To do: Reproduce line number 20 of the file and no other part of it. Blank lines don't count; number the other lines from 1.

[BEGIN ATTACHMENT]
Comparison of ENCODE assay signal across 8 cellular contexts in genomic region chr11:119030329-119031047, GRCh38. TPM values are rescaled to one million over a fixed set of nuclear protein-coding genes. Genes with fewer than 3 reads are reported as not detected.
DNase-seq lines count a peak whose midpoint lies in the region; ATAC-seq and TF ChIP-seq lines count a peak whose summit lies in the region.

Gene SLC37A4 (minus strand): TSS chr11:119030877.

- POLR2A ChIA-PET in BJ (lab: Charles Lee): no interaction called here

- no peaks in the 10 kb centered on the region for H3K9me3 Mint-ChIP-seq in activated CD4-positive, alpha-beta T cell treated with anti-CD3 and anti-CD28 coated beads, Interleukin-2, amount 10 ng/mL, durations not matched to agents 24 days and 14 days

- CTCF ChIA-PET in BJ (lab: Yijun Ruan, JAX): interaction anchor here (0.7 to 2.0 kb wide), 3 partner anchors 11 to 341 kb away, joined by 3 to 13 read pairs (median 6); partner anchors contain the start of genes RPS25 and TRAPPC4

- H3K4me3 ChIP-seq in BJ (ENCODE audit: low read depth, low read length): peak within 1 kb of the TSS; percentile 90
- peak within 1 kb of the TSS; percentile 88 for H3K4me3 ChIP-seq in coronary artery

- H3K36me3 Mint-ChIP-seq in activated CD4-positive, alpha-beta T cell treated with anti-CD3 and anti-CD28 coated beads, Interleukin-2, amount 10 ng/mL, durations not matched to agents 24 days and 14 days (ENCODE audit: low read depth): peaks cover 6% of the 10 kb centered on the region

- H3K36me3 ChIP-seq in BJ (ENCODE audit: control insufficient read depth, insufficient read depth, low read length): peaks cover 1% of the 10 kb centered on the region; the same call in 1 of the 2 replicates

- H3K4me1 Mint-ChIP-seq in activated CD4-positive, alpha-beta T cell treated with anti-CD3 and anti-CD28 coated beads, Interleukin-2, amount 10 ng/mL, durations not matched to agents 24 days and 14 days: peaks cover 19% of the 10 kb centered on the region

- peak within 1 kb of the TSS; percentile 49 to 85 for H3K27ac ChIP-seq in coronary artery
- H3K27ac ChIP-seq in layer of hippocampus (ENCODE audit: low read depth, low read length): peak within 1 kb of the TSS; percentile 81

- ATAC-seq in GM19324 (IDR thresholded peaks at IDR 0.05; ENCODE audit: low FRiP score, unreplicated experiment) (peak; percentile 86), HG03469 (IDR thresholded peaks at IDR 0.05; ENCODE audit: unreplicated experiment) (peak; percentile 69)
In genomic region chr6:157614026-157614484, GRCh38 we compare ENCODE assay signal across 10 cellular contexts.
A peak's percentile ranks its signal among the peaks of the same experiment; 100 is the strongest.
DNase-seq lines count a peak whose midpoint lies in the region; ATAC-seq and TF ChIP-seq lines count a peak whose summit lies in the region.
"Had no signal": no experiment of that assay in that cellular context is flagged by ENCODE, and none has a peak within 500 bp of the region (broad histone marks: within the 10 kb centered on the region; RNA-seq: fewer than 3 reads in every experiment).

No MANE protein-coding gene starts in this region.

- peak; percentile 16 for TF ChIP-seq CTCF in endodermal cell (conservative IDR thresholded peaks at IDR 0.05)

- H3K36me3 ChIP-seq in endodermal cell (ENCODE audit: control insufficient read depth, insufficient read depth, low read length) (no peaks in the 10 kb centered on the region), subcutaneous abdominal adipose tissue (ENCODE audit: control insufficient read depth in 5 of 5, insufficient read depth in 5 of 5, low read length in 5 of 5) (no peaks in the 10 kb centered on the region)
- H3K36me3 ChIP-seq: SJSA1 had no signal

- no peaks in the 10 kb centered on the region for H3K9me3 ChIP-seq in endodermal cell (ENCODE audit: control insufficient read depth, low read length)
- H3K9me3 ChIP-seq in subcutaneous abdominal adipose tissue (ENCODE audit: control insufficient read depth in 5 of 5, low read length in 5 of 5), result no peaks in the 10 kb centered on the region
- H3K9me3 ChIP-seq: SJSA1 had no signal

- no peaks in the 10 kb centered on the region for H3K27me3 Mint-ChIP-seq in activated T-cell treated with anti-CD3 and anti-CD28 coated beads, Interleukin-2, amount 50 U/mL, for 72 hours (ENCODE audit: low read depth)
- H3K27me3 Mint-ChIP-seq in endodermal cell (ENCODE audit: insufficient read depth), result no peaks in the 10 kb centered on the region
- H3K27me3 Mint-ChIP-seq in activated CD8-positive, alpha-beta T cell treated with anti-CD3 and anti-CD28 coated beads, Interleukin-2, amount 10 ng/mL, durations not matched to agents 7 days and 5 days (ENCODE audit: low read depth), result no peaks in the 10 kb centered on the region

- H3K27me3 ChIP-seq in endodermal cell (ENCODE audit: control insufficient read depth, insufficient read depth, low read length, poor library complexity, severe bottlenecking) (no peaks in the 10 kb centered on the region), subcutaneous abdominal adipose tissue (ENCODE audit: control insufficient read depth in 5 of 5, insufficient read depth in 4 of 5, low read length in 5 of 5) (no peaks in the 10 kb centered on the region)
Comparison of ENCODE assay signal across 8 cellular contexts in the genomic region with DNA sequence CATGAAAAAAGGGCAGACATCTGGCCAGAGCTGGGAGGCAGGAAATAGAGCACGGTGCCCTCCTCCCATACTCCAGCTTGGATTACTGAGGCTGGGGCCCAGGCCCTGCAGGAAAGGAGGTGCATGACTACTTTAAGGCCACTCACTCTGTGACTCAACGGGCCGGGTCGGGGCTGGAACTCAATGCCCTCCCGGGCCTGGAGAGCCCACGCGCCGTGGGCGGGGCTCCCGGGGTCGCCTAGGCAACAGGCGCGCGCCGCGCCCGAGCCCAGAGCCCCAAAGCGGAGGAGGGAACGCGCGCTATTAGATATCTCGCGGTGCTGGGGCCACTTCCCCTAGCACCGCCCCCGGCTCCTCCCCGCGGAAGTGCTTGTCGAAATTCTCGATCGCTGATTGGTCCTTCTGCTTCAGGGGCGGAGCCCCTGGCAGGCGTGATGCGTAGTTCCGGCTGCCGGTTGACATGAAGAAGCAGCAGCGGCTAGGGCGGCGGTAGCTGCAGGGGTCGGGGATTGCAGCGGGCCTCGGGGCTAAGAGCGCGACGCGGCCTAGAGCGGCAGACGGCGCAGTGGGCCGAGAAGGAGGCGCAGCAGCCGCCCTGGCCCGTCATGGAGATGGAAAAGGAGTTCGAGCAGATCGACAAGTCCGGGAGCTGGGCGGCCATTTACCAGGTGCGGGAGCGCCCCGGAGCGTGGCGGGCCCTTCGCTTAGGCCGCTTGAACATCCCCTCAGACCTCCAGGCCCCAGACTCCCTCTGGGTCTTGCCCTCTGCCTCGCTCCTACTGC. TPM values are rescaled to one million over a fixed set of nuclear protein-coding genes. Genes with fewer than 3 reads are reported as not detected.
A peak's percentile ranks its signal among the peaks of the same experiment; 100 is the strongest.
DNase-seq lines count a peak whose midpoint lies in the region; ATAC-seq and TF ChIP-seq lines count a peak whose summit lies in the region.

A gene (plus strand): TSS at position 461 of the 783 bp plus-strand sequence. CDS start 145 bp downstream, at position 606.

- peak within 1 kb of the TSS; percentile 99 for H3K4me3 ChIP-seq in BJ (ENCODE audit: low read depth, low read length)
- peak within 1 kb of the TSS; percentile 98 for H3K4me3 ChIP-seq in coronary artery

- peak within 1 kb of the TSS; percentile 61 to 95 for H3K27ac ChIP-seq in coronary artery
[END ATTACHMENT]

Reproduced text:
- peak; percentile 16 for TF ChIP-seq CTCF in endodermal cell (conservative IDR thresholded peaks at IDR 0.05)